Generally, according to the method of the present invention, the sensor is calibrated in a sequence of steps as follows. The sensor is employed to obtain a range image of an object to be inspected. The sensor scans the object as the object translates and rotates through its working volume. Thus, range data points are obtained. The data points are arranged in data sets, also referred to herein as a scanned image, and the data sets are registered to one or more reference data sets. Reference data comprises geometric ideal models of the object and is also referred to herein as a reference image. The scanned image and the reference image are registered to each other such that both are represented in a common coordinate system. Normal deviations are then computed from the scanned image to the registered image. Random noise, which describes precision, and bias error, which describes accuracy, are estimated from the normal deviations and stored in a lookup table. The look up table is employed for 3D geometric correction and multiple view integration of images obtained by the sensor.

One embodiment of the method of the invention is illustrated in FIG. **1**. Step **42** of method **40** obtains a scanned image of an object to be inspected by translating the object on a translation stage, and rotating the object on a rotation stage along a plurality of directions throughout the 3 dimensional working volume of the object. This step is accomplished using typical scanning and digital imaging systems and techniques.

In step **44**, a reference image comprising data points corresponding to the ideal shape of the object, and the scanned image of the actual object are registered. One method of obtaining a reference image with which to register the scanned image is to grind a planar object to achieve flatness. Alternatively, the object itself is measured using a more accurate sensor like a CMM, and the measurements stored as reference data. Alternatively, computer assisted drawing (CAD) data or other engineering or design specifications may be used to provide a reference image.

As illustrated in FIG. 4, one embodiment of the invention uses a Robust-Closest-Patch (RCP) algorithm in the registration process. The RCP algorithm is the subject of co-pending application Ser. No. 09/303,241, entitled “Method and Apparatus for Image Registration”, filed Apr. 30, 1999 and assigned the assignee of the present invention and hereby incorporated by reference. According to the RCP algorithm, given an initial rigid pose, each scanned image data point is matched to its nearest data point on the reference image as indicated at **62** and **64** of FIG. **4**. In other words, the RCP algorithm matches reference image data points and scanned image data points based on the current pose estimate, and then refines the pose estimate based on these matches.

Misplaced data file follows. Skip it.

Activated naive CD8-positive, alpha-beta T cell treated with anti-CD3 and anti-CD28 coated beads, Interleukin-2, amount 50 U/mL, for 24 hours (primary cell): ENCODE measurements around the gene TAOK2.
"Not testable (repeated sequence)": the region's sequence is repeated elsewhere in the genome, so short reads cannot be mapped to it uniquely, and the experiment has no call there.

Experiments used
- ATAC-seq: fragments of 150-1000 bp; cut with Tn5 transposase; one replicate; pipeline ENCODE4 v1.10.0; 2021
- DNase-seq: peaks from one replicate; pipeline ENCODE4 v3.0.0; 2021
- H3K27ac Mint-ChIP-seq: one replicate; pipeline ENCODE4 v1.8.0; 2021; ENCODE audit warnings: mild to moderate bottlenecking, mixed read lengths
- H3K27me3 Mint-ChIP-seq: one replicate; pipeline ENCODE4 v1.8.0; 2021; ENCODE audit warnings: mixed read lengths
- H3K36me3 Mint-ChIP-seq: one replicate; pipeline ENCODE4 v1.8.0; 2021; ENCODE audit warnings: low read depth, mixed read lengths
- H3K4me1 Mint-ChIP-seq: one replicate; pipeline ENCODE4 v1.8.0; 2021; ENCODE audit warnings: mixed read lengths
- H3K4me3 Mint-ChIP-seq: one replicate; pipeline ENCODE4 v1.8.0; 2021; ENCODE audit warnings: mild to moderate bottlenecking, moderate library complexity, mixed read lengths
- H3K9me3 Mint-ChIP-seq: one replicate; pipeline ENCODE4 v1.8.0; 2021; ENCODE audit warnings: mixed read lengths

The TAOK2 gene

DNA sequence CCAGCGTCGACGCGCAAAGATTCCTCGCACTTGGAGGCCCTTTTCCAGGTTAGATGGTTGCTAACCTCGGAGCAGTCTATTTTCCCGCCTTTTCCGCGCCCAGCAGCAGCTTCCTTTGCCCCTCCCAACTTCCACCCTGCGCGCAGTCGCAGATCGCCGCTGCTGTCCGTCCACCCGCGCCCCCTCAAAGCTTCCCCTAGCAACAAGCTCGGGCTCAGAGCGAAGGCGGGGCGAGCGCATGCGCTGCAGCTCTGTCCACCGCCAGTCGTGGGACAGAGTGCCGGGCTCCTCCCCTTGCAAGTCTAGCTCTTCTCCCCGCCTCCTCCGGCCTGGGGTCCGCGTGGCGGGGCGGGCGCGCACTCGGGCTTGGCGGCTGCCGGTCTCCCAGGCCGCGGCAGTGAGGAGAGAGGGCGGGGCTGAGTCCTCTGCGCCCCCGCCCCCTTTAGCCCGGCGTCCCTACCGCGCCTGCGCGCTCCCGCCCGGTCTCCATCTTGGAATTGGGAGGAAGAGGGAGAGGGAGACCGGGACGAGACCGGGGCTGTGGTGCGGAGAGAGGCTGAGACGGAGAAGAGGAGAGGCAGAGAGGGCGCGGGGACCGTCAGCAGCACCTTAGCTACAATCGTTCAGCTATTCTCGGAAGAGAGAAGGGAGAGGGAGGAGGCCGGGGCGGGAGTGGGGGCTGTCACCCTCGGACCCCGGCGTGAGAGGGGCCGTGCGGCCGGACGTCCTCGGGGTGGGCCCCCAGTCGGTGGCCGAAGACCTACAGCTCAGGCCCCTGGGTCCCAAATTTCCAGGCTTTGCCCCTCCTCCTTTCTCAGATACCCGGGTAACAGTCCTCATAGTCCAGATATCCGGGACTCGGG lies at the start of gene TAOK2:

In one embodiment of the invention, pose is solved by singular value decomposition (SVD) of a linear system in six parameters. One embodiment of the invention employs a linear and symmetric formulation of the rotation constraint using Rodrigues'formula rather than quaternions or orthonormal matrices. This is a simplified method of solving for pose. In one embodiment of the invention, a typical M-estimator is employed to estimate both the rigid pose parameters and the error standard deviation to ensure robustness to gross errors in the data.

The 3D rigid transformation that best aligns these matches is determined at step **66** and applied in step **68** of FIG. **4**. The foregoing steps are repeated using the most recently estimated pose until convergence. Accordingly, registration step **44** of FIG. 1 solves for the translation direction and the axis of rotation by which the reference image may be represented in the scanned image coordinates.

In step **46** of FIG. 1, normal deviations from registered data points to data points of the scanned image are found. In one embodiment of the invention, an approximate normal distance between model data points, also referred to herein as patches, and data surface points is used, avoiding the need to estimate local surface normal and curvature from noisy data. To accomplish step **46**, one embodiment of the invention computes the raw error The raw error e_{ij }along the normal,{right arrow over (n)}_{k}, for the given direction D_{K}, at the point {right arrow over (q)}_{ij}, according to the relationship: